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Particle physics
Particle physics

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8  Weak interactions

Weak interactions manifest themselves as reactions, or decays, in which some particles may disappear, while others appear. There is no structure that is bound together by a ‘weak force’, but weak interactions are vital for understanding the world around us.

Weak interactions were involved in most of the reactions in the very early Universe by which particles changed from one sort to another. They are therefore largely responsible for the overall mixture of particles from which the current Universe is made.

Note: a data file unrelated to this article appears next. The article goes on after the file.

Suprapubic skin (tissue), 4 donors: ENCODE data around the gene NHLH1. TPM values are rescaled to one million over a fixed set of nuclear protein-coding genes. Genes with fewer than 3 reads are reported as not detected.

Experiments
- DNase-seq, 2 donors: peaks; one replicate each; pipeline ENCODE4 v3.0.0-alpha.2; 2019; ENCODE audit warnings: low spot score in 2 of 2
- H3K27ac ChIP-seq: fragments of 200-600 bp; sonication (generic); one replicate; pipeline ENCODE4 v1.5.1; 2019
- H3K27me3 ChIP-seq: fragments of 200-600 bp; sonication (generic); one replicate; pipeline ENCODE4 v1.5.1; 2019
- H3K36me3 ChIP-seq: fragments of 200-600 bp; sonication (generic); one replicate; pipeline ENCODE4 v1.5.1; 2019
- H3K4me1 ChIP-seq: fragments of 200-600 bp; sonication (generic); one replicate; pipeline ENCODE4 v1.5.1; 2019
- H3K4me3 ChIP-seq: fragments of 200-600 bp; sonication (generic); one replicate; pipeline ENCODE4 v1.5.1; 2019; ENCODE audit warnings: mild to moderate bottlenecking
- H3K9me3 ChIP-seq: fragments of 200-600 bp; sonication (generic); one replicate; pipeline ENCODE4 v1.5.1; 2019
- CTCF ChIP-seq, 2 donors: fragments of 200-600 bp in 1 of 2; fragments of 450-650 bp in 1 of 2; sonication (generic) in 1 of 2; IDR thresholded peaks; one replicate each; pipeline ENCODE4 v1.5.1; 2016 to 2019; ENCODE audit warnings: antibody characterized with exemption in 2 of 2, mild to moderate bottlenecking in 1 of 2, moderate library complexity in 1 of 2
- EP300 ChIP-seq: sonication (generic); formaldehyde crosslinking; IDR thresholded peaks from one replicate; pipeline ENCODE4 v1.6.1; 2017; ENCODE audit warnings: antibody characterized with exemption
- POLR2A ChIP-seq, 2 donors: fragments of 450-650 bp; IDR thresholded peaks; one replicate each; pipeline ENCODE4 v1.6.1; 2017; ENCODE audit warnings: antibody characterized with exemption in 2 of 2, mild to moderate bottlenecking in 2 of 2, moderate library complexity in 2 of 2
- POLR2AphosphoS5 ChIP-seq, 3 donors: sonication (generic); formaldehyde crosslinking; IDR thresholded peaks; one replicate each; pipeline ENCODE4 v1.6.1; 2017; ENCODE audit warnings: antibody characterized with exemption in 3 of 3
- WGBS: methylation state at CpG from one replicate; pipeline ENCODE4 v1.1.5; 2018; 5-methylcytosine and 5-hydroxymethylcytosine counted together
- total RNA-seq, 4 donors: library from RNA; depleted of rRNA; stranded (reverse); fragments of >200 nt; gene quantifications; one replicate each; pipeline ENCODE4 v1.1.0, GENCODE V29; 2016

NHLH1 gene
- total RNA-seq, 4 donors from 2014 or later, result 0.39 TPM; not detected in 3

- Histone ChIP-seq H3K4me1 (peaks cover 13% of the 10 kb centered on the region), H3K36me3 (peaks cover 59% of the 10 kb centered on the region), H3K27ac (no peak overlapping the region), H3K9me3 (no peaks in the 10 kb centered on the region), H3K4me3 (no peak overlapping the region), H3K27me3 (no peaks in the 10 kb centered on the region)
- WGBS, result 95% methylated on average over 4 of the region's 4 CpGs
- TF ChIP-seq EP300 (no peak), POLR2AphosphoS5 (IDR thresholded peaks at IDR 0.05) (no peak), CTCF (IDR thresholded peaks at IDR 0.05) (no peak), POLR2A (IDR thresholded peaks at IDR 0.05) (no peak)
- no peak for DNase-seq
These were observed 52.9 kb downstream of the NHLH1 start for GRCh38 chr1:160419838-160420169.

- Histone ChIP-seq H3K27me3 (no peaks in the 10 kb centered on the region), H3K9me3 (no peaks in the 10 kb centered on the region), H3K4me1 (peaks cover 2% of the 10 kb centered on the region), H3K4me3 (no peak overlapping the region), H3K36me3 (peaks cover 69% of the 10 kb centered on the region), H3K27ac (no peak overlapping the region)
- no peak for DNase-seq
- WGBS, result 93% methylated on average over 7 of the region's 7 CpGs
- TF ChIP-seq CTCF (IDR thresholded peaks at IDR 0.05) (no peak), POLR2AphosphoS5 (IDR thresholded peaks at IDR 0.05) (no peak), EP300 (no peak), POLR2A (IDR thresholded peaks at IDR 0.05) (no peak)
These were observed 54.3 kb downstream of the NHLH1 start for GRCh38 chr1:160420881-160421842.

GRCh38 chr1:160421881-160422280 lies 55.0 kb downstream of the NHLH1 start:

The most common example of a weak interaction is beta-decay and, as you saw earlier, there are three related processes, each of which is a different type of beta-decay. In each of these three processes the nucleus involved will change from one type of element to another, as a result of either increasing or decreasing its proton content by one. Each process relies on the weak interaction.